When my father was in the last stages of his life, in the midst of all the awfulness that comes with aggressive terminal cancer, one of the things that struck me was how much he wanted to be touched. Not overly demonstrative by nature, while he was sick he relished every opportunity to be close to others – whether cuddling with my mom, gently holding hands with me and my brother, or just being physically close to the many friends and family members that visited. Touch had a calming and comforting effect on my dad, and gave us all some small, loving moments to cherish in the middle of all the stress, uncertainty and grief that engulfed us. It was a simple thing that made an enormous difference.
Leigh Boyle is someone who knows the power of human touch firsthand. In 2011, Leigh had a life-changing experience in Ethiopia: simply by giving manicures to local women who were dealing with a serious health issue, she personally witnessed the solacing benefits of caring touch. So after returning home to Canada, Leigh decided to start a charity called The Lipstick Project Foundation. Based in Vancouver, the volunteer-run organization provides free, professional spa services to patients who are in recovery or approaching the end of their lives.
Recently, I had the chance to ask Leigh about The Lipstick Project, as well as the importance of compassionate gentle touch to people in the last stages of their lives.
Leigh, can you tell us a little about The Lipstick Project and how it works?
LB: The Lipstick Project is a 100% volunteer-run organization that provides free, professional spa services for people in our community that are facing significant health challenges. We partner with amazing organizations like Ronald McDonald House of BC, Canuck Place Children’s Hospice and the North Shore Hospice and visit their residents on a regular basis to bring comfort, relaxation and dignity through manicures, pedicures, hair services and massage.
What compelled you to start TLP? Was there a particular “light bulb moment” that motivated you to take action?
LB: I was working in Northern Ethiopia in 2011 and while the work I was doing was fascinating, I was terribly lonely. I had read about a hospital in the area that works with women who have a childbirth injury called obstetric fistula. More or less eradicated from the western world, obstetric fistula is prevalent in places like rural Ethiopia where there is a lack of medical care and women often give birth at home without the attention of a midwife or doctor. The injury is the result of an obstructed labour that leaves a gaping hole in the woman’s birth canal, often causing her to leak waste uncontrollably. The loss of her baby coupled with this persistent trickle of waste, is traumatic on many levels – physically, psychologically, and emotionally. This particular hospital works with these women to help rehabilitate them and ultimately cure them as over 90% of obstetric fistulas are surgically repairable.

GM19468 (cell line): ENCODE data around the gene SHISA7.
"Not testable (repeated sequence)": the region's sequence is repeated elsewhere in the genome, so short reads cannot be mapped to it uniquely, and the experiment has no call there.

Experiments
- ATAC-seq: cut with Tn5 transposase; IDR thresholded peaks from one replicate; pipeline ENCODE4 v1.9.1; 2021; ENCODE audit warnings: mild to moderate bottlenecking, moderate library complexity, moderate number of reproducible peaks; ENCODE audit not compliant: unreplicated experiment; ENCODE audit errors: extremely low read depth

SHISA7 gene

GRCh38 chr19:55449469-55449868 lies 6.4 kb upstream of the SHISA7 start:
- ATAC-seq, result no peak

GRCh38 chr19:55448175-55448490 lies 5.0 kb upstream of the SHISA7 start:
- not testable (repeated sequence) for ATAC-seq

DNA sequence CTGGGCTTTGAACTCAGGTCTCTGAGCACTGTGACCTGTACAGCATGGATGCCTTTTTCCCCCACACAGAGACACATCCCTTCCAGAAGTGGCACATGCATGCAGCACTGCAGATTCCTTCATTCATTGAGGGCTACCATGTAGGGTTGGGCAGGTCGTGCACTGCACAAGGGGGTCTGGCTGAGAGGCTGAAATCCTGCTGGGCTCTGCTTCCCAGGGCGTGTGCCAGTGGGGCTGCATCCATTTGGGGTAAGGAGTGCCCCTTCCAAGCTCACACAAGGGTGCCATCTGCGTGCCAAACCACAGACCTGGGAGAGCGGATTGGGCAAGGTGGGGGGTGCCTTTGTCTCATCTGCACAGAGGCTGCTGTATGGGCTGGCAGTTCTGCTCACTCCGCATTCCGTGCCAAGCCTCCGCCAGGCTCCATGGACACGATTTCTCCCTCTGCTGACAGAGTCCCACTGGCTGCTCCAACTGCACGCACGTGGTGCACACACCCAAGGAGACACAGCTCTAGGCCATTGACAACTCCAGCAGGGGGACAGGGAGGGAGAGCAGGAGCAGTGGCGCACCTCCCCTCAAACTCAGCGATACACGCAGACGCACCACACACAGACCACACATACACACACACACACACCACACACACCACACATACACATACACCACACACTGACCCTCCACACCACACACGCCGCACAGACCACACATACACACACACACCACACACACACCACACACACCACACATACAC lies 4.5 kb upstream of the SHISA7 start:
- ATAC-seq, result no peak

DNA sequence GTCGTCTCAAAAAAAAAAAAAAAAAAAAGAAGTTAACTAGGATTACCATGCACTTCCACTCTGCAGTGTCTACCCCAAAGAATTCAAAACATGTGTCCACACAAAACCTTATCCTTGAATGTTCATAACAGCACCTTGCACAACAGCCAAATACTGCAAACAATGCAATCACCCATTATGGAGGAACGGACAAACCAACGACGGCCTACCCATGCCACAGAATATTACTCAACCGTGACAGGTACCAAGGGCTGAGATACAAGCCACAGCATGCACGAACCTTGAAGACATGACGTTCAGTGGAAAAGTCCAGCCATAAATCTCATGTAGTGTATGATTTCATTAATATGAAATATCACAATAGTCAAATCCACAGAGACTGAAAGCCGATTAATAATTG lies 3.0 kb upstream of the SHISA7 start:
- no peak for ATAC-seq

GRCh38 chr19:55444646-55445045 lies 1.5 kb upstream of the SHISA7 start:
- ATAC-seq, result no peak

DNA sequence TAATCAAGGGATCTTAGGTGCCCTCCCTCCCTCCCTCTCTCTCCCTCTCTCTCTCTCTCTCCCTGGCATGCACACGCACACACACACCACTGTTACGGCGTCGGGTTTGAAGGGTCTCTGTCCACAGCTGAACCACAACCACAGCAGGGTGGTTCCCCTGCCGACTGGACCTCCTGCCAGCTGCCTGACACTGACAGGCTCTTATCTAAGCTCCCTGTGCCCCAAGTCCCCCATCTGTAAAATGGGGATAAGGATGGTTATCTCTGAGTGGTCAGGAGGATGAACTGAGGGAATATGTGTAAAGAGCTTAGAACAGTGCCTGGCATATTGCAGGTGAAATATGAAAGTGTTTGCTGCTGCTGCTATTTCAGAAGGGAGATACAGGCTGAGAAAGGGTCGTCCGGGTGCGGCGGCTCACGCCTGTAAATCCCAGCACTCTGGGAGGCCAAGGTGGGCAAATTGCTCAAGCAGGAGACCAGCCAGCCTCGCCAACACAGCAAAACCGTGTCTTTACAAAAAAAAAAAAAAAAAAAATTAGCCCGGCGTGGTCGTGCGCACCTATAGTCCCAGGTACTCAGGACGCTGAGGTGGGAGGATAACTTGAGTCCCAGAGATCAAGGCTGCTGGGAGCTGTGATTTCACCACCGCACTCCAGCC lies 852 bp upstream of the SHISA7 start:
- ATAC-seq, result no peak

While touring the hospital I was deeply moved and felt compelled to volunteer. I wanted to help take care of the women and do what I could to support the amazing efforts of the staff. The doctors said they didn’t need any volunteers in the kitchen or doing the laundry, but they did offer up Sunday afternoons and said that if I wanted to do something during that time that would simply make the women happy, I was more than welcome to do that.
But for real, what was I going to do? We don’t speak the same language or come from the same culture. What could I possibly do to make them happy while also bridging that gap? At a loss, I emailed some of my girlfriends back home and it became clear very quickly that simple manicures would be a great way to connect, have fun and relax.
So, there I was the next Sunday – a few bottles of nail polish, some hand lotion and a nail file. To say that it wasn’t awkward would be a lie, but as we got used to each other and as more Sundays passed, our Sunday Spas became an event we all seemed to look forward to. It seemed to help break down some of the walls the ladies had put up through their years of isolated suffering. It also seemed to fuel my soul to be around such wonderful, gentle women every week who, for as much as I cared for them, they also took care of me.
I called it the Sunday Spas, The Lipstick Project and that was that (or so I thought).
Until one day, a friend from Vancouver got in touch. A family member had passed away at the North Shore Hospice and interestingly enough, she had wanted her hair and her nails done as a last request. It was ultimately, quite challenging to fulfill and so, after she had passed, he got in touch with me and mentioned that there might be space for something like TLP back here at home. He didn’t say much, just that I should keep it in mind and consider the possibilities when I got back.
So here we are, almost four years later with a strong team, great program and hundreds of clients. There was no true “light bulb moment.” Just a small series of fortunate events that slowly peeled back the layers about what it means to be connected as humans, and what it means to take care of the people around us in a practical, loving way.